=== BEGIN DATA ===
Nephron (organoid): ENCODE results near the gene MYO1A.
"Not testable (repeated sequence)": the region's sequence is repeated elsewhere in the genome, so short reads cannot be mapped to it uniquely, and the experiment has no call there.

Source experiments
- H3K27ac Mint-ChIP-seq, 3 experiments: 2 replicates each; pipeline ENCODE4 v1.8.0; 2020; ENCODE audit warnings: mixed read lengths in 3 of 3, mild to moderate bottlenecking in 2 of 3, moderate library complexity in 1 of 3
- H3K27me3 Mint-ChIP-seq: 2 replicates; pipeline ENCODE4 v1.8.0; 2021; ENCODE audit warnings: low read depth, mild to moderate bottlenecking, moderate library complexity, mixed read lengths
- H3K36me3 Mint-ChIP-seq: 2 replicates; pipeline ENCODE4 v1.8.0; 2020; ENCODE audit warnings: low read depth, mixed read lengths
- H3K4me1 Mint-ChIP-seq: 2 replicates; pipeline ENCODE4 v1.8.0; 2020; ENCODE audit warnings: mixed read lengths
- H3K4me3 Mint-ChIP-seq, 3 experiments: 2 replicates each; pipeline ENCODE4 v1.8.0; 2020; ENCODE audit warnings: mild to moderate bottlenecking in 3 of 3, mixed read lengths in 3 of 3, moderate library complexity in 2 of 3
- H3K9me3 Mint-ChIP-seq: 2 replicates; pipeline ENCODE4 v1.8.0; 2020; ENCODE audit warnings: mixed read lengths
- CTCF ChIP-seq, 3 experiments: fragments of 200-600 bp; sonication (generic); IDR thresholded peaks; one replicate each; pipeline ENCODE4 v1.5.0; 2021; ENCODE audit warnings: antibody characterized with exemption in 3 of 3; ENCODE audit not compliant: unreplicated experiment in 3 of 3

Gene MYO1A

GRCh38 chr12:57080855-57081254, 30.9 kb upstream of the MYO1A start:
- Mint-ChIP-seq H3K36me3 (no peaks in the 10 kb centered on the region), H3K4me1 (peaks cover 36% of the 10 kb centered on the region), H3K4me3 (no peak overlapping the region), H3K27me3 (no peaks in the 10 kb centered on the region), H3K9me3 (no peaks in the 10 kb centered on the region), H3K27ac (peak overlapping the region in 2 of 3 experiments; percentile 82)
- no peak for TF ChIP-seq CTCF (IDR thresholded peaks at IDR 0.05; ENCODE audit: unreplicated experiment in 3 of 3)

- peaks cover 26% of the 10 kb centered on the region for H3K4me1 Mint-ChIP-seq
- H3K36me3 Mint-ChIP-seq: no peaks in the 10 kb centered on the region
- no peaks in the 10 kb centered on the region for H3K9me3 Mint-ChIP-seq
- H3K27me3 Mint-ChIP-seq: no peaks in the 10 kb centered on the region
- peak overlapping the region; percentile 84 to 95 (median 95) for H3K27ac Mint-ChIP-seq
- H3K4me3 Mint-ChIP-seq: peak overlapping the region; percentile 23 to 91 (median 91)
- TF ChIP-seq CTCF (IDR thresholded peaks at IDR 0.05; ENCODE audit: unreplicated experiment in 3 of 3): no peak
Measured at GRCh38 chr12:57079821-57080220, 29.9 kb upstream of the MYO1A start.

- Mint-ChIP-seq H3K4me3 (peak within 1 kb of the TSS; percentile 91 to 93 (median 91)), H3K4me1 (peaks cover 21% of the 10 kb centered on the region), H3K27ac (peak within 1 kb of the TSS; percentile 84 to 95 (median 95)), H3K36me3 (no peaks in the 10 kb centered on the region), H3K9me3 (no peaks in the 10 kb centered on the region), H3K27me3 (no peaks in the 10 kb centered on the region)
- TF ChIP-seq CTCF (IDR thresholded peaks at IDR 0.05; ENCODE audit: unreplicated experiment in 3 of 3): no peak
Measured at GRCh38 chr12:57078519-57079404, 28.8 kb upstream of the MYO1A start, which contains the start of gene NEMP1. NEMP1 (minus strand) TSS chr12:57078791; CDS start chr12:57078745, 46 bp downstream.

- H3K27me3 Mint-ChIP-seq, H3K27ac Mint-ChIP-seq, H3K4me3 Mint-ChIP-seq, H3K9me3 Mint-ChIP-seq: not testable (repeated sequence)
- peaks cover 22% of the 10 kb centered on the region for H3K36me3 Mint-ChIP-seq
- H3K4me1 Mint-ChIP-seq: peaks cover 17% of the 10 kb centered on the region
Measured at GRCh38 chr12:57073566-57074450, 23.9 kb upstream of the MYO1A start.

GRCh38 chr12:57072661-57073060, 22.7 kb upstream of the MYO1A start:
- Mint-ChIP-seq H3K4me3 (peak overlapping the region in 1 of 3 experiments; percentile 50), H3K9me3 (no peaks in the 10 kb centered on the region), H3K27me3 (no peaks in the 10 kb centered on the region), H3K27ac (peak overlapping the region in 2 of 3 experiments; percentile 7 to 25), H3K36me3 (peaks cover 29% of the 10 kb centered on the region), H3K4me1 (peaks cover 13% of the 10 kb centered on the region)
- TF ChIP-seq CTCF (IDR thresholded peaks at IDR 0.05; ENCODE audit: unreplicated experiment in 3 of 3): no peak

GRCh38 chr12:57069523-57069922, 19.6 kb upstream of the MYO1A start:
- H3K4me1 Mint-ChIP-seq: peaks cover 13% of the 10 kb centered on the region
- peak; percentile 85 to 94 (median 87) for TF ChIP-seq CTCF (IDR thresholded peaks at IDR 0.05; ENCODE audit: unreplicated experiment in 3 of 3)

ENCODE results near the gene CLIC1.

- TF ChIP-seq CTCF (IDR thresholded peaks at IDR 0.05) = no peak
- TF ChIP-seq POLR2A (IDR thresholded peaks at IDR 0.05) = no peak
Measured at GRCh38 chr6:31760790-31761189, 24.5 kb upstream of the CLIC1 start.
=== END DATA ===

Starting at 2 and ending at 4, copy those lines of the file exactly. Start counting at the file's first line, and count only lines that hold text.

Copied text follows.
"Not testable (repeated sequence)": the region's sequence is repeated elsewhere in the genome, so short reads cannot be mapped to it uniquely, and the experiment has no call there.

Source experiments
- H3K27ac Mint-ChIP-seq, 3 experiments: 2 replicates each; pipeline ENCODE4 v1.8.0; 2020; ENCODE audit warnings: mixed read lengths in 3 of 3, mild to moderate bottlenecking in 2 of 3, moderate library complexity in 1 of 3